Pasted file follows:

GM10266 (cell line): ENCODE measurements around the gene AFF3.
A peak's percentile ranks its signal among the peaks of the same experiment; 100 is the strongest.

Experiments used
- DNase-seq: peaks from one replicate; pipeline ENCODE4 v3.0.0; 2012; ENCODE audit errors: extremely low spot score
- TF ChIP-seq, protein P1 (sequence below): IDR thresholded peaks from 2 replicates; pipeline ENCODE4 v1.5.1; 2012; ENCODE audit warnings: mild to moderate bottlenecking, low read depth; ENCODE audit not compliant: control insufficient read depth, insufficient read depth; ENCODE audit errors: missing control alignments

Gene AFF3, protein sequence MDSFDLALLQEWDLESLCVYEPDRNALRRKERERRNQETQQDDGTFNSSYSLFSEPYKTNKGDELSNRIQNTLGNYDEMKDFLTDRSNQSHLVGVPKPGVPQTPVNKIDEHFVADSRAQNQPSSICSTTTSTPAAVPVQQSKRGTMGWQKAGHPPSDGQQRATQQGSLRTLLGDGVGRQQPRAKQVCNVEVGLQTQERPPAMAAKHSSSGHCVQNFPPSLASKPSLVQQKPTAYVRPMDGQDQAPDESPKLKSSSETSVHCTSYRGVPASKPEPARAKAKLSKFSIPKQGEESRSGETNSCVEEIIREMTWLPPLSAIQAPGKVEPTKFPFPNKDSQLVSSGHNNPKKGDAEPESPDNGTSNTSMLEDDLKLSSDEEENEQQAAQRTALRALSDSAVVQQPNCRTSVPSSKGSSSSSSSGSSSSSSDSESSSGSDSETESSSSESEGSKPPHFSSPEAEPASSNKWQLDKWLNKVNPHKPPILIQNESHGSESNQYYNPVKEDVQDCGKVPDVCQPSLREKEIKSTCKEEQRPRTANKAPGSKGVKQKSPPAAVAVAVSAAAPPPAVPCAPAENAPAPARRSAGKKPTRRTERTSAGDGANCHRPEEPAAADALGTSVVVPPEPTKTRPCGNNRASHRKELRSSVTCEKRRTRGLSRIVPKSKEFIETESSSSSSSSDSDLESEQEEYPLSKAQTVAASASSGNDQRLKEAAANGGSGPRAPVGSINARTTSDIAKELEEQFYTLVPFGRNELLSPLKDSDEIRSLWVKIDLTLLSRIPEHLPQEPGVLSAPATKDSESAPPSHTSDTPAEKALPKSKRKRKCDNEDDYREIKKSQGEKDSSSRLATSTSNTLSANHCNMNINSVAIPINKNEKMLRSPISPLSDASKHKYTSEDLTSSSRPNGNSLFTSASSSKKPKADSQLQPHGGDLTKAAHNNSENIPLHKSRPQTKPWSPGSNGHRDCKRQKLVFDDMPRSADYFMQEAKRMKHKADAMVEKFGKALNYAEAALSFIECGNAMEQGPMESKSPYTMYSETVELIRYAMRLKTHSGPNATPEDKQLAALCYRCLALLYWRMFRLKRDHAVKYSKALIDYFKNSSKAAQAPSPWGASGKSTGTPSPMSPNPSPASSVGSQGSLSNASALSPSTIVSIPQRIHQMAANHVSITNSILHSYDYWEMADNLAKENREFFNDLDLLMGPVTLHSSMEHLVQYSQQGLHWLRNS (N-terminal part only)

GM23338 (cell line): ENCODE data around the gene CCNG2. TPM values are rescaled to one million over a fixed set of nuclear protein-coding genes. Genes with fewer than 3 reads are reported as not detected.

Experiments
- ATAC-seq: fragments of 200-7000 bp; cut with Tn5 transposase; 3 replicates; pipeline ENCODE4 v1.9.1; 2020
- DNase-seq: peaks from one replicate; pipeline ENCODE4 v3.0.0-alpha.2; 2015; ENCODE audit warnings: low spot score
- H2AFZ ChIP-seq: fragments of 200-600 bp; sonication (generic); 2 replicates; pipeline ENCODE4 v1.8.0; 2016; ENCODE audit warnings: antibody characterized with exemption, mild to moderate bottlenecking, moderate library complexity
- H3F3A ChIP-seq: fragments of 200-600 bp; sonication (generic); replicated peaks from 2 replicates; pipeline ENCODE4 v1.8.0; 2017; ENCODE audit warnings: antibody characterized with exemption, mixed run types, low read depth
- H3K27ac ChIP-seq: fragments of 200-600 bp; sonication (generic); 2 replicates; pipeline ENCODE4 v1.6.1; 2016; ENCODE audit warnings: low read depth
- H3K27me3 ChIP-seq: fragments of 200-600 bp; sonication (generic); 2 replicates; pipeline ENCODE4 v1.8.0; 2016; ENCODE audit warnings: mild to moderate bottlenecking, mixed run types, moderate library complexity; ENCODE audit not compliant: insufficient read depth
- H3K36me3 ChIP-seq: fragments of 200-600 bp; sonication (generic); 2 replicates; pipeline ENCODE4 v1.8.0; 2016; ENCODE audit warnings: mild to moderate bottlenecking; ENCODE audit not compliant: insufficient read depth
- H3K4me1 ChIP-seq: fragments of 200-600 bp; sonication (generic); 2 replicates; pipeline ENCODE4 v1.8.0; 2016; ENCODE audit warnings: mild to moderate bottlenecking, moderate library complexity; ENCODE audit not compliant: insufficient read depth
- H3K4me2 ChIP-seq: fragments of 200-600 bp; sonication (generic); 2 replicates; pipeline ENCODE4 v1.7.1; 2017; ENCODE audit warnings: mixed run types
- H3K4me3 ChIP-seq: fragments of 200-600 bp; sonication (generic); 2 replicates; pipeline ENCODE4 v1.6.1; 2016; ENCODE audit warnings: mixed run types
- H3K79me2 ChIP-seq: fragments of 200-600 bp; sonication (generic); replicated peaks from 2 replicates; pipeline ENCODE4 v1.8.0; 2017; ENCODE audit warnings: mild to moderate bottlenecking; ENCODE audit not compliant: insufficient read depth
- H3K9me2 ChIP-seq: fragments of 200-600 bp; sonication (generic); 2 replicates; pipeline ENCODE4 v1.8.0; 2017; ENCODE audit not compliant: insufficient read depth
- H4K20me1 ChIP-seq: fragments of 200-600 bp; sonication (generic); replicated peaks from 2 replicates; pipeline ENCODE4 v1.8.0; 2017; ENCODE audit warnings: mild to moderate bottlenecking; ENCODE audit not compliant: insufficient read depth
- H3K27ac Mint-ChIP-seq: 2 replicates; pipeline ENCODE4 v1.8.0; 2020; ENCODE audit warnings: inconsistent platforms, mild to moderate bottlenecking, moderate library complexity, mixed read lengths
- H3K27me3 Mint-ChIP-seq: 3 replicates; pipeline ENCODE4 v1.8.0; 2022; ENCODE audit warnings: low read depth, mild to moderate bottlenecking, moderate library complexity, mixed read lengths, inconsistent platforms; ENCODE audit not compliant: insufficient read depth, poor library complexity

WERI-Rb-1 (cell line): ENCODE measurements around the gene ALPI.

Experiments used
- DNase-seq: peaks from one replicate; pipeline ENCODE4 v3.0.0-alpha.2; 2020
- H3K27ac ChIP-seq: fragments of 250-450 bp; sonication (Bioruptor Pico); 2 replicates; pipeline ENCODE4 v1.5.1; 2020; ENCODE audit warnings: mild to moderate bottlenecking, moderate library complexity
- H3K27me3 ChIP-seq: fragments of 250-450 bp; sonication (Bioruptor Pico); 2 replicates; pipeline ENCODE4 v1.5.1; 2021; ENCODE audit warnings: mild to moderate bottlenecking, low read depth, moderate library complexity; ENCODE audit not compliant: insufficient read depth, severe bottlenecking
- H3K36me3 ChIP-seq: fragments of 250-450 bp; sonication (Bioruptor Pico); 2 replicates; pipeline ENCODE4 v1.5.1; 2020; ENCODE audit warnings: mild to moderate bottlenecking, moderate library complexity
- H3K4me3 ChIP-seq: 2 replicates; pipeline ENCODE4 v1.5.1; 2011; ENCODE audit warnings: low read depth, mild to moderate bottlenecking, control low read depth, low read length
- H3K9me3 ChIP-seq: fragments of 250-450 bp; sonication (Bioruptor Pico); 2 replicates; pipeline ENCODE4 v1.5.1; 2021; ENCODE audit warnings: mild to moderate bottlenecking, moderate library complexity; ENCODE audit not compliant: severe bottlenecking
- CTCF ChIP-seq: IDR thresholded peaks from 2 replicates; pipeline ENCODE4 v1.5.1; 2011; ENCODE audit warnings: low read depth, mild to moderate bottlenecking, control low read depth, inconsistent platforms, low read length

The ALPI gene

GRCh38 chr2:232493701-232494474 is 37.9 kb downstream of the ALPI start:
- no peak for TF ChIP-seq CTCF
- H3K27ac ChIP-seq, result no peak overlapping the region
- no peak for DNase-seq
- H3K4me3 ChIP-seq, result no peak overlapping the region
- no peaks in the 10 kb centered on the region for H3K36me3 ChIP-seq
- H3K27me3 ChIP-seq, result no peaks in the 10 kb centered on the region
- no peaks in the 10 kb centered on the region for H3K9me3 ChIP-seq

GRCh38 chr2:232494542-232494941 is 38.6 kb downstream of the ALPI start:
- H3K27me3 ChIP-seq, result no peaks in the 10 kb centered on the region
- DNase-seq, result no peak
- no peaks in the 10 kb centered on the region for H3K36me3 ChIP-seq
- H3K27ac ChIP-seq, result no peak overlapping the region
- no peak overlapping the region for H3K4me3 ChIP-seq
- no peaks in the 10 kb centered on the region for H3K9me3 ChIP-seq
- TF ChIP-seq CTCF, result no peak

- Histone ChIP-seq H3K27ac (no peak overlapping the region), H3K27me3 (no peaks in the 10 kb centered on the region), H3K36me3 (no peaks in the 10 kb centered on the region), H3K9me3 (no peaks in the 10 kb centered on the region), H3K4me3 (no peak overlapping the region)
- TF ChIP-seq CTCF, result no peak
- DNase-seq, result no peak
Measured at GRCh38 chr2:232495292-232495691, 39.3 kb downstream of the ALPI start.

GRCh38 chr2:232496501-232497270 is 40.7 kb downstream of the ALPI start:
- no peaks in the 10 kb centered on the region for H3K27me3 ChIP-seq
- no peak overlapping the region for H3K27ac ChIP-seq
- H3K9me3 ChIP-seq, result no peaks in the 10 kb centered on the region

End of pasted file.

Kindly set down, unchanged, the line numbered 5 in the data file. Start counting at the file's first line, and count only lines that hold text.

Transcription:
- TF ChIP-seq, protein P1 (sequence below): IDR thresholded peaks from 2 replicates; pipeline ENCODE4 v1.5.1; 2012; ENCODE audit warnings: mild to moderate bottlenecking, low read depth; ENCODE audit not compliant: control insufficient read depth, insufficient read depth; ENCODE audit errors: missing control alignments